Trump just does not care. The Republican Senate and Congress just do not care. Trump lies incessantly, has no sense of ethics, and no capacity for shame. He never admits error. Most members of Congress are so terrified of a primary fight, they opt for silence. There are just about no real conservatives left. I’d say that they’re just whores, but I don’t want to insult whores, most of whom have some principles and all of whom work hard for a living.
Trump performs like the ultimate Manchurian candidate, the perfect clean bomb. Not a building is destroyed, not a life is deliberately taken, but the United States sinks deeper into global irrelevancy faster than it would under a barrage of offensive, visible weapons.
There are two ways to regard the Trump administration, both of which I think are right. The simpler is to assume profound incompetence, narcissism, venality and lunacy. The more complex is to assume purpose and design. If the latter, whose purpose? Whose design?
Some commentators postulate Russia. That is unlikely: Getting orders and carrying them out is a complex affair, and so is keeping such things secret. Russia clearly wanted Trump rather than Clinton and apparently did everything in its power to help him win. But, in all likelihood, Putin wanted him in not because he’d be a good puppet, but rather because he’d be an incompetent president.
I’ve found few people who think Trump capable of doing this much damage on his own. You have to know where to place the charges to make the bridge fall down. As is evident from all his extemporaneous remarks, he knows almost nothing about anything. His book The Art of the Deal, someone recently pointed out, is really a book about failure: The only enterprise in it that didn’t go bankrupt or otherwise fail was the ice skating rink in Central Park. His genius was getting other people to pay the bills for his failures.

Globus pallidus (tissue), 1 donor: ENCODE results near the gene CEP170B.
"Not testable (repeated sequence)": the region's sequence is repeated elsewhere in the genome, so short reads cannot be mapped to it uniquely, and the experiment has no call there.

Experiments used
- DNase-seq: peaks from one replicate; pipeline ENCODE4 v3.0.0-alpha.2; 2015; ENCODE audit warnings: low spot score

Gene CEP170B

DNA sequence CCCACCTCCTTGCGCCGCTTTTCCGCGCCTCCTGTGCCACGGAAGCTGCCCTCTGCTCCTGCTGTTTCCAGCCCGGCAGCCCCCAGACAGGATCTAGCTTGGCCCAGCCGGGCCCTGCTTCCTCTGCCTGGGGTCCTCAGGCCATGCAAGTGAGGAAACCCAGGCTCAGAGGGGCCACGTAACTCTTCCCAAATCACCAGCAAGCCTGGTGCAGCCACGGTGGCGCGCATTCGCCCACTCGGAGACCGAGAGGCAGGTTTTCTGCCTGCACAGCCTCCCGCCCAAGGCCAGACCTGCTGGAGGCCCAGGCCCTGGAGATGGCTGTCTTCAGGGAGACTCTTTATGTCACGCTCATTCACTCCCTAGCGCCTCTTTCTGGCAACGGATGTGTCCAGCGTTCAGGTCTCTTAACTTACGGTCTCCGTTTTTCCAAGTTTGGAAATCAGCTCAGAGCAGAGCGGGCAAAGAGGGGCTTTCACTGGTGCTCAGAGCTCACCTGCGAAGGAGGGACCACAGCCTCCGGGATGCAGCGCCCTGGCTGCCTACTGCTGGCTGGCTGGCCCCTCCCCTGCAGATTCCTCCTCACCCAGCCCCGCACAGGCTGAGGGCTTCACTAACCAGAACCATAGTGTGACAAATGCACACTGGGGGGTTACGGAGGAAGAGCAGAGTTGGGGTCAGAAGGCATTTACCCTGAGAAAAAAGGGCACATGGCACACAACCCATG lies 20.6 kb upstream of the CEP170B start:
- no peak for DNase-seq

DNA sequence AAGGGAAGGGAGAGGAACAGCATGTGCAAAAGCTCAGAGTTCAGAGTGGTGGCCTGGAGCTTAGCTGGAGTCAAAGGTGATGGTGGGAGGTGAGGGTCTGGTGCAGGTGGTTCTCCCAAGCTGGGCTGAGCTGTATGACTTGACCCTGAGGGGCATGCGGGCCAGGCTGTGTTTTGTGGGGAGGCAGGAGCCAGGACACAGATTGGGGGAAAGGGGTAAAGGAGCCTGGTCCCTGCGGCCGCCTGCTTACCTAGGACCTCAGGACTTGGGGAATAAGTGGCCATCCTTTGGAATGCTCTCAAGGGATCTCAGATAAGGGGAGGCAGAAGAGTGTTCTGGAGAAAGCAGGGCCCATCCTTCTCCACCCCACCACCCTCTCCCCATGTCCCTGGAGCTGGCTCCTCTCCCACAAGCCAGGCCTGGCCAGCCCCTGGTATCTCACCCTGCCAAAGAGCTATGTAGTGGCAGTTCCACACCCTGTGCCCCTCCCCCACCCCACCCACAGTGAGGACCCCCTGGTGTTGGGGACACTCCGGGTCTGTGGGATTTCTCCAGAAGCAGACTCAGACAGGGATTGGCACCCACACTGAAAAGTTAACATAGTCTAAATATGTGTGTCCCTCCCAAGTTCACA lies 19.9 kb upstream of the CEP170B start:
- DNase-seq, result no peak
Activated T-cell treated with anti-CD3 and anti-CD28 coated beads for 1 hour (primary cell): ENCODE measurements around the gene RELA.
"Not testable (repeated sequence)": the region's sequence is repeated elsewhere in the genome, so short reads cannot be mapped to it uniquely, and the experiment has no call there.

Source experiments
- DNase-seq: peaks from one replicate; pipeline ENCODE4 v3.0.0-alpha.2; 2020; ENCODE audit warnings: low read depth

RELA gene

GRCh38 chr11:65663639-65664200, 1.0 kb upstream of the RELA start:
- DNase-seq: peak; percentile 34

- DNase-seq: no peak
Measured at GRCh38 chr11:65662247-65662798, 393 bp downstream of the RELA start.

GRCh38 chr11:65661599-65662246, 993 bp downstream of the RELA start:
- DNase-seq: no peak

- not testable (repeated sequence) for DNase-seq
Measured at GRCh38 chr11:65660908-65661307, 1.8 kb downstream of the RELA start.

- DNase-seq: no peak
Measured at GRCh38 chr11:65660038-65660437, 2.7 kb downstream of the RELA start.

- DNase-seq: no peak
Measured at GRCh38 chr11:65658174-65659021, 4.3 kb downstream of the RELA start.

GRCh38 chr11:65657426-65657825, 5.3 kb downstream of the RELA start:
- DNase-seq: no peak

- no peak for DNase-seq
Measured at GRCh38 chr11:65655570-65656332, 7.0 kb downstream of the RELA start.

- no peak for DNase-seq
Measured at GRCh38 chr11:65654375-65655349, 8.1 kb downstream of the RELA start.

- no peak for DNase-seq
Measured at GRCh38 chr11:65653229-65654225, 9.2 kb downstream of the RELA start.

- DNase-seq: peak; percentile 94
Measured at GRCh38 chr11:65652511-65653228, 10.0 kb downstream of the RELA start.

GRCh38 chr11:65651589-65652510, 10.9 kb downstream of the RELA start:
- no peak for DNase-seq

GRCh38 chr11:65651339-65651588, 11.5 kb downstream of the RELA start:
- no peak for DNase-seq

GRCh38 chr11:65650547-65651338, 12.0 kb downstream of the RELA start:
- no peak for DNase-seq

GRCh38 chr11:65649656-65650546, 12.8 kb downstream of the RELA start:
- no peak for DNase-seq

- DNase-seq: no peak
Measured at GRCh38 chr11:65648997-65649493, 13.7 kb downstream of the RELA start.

Physical scientists often infer the existence of an invisible body by the movements of actions of bodies that are visible. Planets have an eccentric orbit, so astrophysicists infer the presence of a body whose gravitational field distorts what would otherwise be a circular orbit. Eccentric movements of distant stars implies the presence of a black hole, a body whose gravity is so dense no light is capable of escaping, so it is invisible.
Imagine a secret member of the cabinet and an invisible department of the government. Maybe it’s directed by Steve Bannon, one of the few people from whom Trump takes advice. Perhaps there are others. Whoever they are, they don’t give press conferences, they’re rarely seen, and, thus far, they haven’t provided the White House leakers the kind of information needed to push them into the spotlight.
MSNBC describes the Trump White House as chaotic. It isn’t. Chaos exists only in the absence of order. When there is pattern, there is structure; when there is structure, there is order. The Trump administration has both order and pattern, but it is not the one we—the reading public or the press—assume drives governmental operations. At this point, nobody other than the inhabitants of Trump’s Black Hole know what that order is. On the basis of what we’ve seen thus far, there is one thing about which we can be certain: their mission is destruction of the America we know.
(Two excellent novels explore the possibility of what is now going on in the United States: Sinclair Lewis’s It Can’t Happen Here, 1935, and Philip Roth’s The Plot Against America, 2004.)
Bruce Jackson is SUNY Distinguished Professor and the James Agee Professor of American Culture at the UB.